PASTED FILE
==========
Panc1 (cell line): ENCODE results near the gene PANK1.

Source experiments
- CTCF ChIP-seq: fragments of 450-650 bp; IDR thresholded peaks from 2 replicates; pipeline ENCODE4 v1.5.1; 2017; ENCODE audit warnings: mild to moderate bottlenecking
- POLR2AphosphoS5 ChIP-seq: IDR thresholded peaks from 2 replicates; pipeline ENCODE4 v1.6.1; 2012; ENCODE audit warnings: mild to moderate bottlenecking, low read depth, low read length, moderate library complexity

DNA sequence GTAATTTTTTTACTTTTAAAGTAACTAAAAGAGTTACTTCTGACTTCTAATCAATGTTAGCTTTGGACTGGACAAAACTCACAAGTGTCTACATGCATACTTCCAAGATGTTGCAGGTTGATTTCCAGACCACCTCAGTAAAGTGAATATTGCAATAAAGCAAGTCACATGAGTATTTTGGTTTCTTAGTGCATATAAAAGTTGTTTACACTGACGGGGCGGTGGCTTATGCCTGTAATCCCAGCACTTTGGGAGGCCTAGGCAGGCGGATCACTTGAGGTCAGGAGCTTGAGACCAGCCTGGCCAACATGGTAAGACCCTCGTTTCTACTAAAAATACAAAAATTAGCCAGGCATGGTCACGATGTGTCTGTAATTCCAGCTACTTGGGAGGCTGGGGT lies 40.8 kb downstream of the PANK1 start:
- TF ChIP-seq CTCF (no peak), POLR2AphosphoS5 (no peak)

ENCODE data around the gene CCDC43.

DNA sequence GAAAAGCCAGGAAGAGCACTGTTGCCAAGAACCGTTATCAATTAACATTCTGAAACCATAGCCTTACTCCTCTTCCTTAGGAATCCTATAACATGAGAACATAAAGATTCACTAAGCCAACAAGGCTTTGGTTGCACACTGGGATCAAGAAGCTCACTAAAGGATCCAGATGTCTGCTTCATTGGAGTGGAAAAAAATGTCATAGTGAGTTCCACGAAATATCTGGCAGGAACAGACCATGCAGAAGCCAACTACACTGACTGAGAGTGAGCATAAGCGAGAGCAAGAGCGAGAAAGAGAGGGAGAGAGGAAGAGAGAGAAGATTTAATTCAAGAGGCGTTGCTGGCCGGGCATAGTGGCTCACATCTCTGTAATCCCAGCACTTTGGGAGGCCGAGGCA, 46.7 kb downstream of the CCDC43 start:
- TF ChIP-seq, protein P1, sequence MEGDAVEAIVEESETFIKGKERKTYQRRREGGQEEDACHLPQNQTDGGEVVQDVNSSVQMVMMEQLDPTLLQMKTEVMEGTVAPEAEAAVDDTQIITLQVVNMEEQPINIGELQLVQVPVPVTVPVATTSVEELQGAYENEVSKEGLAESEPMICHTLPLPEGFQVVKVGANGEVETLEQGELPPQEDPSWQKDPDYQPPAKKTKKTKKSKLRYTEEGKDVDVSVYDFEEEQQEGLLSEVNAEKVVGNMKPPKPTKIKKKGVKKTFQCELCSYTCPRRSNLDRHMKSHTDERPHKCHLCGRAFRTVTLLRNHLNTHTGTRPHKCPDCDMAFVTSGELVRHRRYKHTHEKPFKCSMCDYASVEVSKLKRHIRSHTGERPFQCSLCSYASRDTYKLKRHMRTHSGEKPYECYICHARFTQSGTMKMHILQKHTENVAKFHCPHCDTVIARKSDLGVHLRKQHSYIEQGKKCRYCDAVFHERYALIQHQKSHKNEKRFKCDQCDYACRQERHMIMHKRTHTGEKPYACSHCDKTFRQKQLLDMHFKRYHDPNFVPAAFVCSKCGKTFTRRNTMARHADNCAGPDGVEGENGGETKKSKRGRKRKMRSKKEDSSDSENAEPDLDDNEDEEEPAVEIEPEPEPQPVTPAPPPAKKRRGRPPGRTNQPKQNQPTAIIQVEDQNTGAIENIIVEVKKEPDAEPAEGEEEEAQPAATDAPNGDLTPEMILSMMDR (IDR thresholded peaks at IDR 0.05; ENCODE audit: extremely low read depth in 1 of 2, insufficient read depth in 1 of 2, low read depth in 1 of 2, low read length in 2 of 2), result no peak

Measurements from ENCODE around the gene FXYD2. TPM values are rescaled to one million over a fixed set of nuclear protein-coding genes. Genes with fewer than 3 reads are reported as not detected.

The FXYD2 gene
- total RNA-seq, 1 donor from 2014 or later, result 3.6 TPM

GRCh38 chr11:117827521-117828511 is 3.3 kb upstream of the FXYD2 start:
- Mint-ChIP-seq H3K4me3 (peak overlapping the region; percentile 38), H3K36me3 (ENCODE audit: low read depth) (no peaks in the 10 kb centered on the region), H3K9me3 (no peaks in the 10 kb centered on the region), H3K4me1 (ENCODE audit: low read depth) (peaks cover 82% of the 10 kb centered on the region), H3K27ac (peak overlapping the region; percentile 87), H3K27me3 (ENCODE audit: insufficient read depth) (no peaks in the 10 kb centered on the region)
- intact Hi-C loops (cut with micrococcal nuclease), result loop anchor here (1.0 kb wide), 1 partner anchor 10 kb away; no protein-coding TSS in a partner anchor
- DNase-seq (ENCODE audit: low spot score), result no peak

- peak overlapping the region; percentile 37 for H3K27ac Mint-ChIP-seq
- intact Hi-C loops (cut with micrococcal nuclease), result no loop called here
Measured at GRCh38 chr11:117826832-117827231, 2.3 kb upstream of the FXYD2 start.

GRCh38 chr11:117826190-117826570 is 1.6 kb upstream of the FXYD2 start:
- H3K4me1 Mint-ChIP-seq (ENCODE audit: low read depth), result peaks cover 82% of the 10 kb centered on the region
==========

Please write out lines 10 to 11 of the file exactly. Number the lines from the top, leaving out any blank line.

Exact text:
Measurements from ENCODE around the gene FXYD2. TPM values are rescaled to one million over a fixed set of nuclear protein-coding genes. Genes with fewer than 3 reads are reported as not detected.

The FXYD2 gene